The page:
By Pamela Springer, CEO of ORIS Intelligence
How much time do you spend worrying about your competition? Are you constantly evaluating what they’re doing versus what you’re doing? Part of this answer depends on how mature your business is and part of it depends on you.
It’s important to first recognize that competition validates a market. It’s good to know that you’re not the only one thinking that this particular segment has an unsolved need. Assuming you’ve got healthy market dynamics, ask yourself how much influence you allow your competitors to have in what you do? How much smarter do you think they are than you? Do you believe they’ve really figured it out?
Paranoia can be a good trait in business to help keep you on your toes, but it’s crucial that you keep it in context. Instead of looking out, start by looking within to evaluate your company’s position and opportunity to stand out from the pack.
Build on your strengths, opportunities.
First and foremost, playing to your strengths and integrating your passion with market opportunities, should be the factors driving your playbook. Keep in mind that your company has different strengths than your competitors. The S and O quadrants from the tried and true SWOT analysis is a great place to start. Once you compile it, pay more attention to building on your strengths and matching those with the market opportunities. Obviously, being mindful of weaknesses is important, but spending too much time focused on changing that part of the quadrant will prove counter-productive as typically it’s likely you won’t got those weakness improved anywhere near what your existing strengths are, plus it will take your mindshare away from the activities that will truly allow you to build a successful solution and business.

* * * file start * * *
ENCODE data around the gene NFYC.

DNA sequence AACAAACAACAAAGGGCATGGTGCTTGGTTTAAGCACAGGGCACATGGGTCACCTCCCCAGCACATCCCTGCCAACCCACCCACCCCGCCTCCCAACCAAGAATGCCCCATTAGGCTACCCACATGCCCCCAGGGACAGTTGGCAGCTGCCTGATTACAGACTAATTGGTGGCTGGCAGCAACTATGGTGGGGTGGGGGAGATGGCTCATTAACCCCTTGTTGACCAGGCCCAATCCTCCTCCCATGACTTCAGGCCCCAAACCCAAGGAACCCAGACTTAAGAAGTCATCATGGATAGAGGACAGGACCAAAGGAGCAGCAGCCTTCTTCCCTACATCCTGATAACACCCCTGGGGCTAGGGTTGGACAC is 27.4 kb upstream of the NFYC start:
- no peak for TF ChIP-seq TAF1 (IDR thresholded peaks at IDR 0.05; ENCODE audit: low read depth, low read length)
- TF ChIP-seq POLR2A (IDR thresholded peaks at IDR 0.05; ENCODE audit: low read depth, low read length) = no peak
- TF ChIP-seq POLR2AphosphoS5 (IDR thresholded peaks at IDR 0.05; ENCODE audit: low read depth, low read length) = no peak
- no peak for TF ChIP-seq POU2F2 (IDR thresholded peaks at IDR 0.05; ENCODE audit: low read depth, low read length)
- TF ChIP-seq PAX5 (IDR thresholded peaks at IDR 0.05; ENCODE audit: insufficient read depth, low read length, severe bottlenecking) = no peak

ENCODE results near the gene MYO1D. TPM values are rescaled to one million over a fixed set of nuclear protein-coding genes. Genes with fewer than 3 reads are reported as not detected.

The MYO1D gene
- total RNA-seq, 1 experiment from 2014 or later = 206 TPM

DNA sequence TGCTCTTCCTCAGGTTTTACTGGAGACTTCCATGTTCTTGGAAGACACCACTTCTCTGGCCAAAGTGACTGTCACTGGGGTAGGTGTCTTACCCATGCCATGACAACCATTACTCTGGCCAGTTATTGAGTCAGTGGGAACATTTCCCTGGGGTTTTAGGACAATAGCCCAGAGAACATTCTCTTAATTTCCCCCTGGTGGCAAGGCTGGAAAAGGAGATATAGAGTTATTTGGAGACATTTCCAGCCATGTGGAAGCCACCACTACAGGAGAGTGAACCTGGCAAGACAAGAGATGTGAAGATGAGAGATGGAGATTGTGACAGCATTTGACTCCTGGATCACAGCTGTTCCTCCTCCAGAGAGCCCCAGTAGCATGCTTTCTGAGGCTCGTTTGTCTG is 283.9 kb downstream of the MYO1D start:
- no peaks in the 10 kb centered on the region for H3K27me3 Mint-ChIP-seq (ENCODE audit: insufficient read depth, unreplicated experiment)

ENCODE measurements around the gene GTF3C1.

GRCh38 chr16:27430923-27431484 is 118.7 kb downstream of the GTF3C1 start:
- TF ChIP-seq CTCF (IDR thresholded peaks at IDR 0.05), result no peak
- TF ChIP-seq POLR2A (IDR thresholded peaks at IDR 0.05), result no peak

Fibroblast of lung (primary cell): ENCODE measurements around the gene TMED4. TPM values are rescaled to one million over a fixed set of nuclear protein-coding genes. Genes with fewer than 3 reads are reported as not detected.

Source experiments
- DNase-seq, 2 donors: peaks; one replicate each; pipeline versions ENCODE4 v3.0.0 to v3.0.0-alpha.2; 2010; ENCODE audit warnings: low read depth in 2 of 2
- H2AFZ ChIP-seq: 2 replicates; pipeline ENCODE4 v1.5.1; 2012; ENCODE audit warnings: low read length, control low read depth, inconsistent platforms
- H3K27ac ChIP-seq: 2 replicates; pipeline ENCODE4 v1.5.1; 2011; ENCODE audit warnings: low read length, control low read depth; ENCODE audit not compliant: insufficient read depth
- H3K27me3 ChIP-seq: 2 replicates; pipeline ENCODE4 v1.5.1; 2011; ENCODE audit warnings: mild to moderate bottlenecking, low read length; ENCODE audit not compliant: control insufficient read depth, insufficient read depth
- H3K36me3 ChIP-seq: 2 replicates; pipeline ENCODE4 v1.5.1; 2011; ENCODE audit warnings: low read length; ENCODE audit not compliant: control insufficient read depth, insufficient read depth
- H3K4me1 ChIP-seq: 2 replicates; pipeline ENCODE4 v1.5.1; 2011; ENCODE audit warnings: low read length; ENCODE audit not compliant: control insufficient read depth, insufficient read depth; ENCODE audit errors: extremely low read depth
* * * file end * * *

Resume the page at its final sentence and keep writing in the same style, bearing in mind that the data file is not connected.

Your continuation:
All businesses have strategies, budgets, resources and competitors – it’s the execution of these components that allow some to deliver more value than others. It’s not magic, but it can be magical when it all comes together.
Think your way through the playbook.
Early-stage companies need to define their niche in the market they serve and iterate, iterate, iterate until they’ve got a solution that delights their customer and can scale. Ultimately, their playbook is their own defined by their own abilities and read of the opportunity in front of them. Competition plays a role here, but the new company has an opportunity to do something different than what’s already out there – so thinking different is a must.
Later-stage companies are in operating mode. They’ve most likely isolated their big disruptive innovations to certain parts of the company, while the balance of the organization is innovating in increments and running the core business. The core business has competitors and needs to understand where those players are headed and how to continue to position the company to create maximum value. It’s the larger more mature companies that many times have robust teams gathering information on their competitors. This competitive information is critical, but potentially can fence in and reinforce “group think” versus disruptive thinking.
Approaching the market while leaning forward, and with eyes wide open, increases a company’s ability to attract the right talent. And ensures this talent will be building the right products using a strategy that reinforces your ability to deliver sustainable value.
Competitors come and go – but ultimately, they have nothing to do with your strengths, approach or ability to win at your own game.
Pamela Springer, CEO of ORIS Intelligence is a veteran executive with more than 20 years’ experience growing tech-based companies, including re-starts and IPOs, including building Manta Media into one of the largest, most trafficked websites in the US. She has raised more than $51M in venture capital and private equity, is passionate about building best-in-class teams, and is Franklin Covey-certified in the 7 Habits of Highly Effective People. Currently, Pamela is an investor and CEO of the fast growing startup ORIS Intelligence.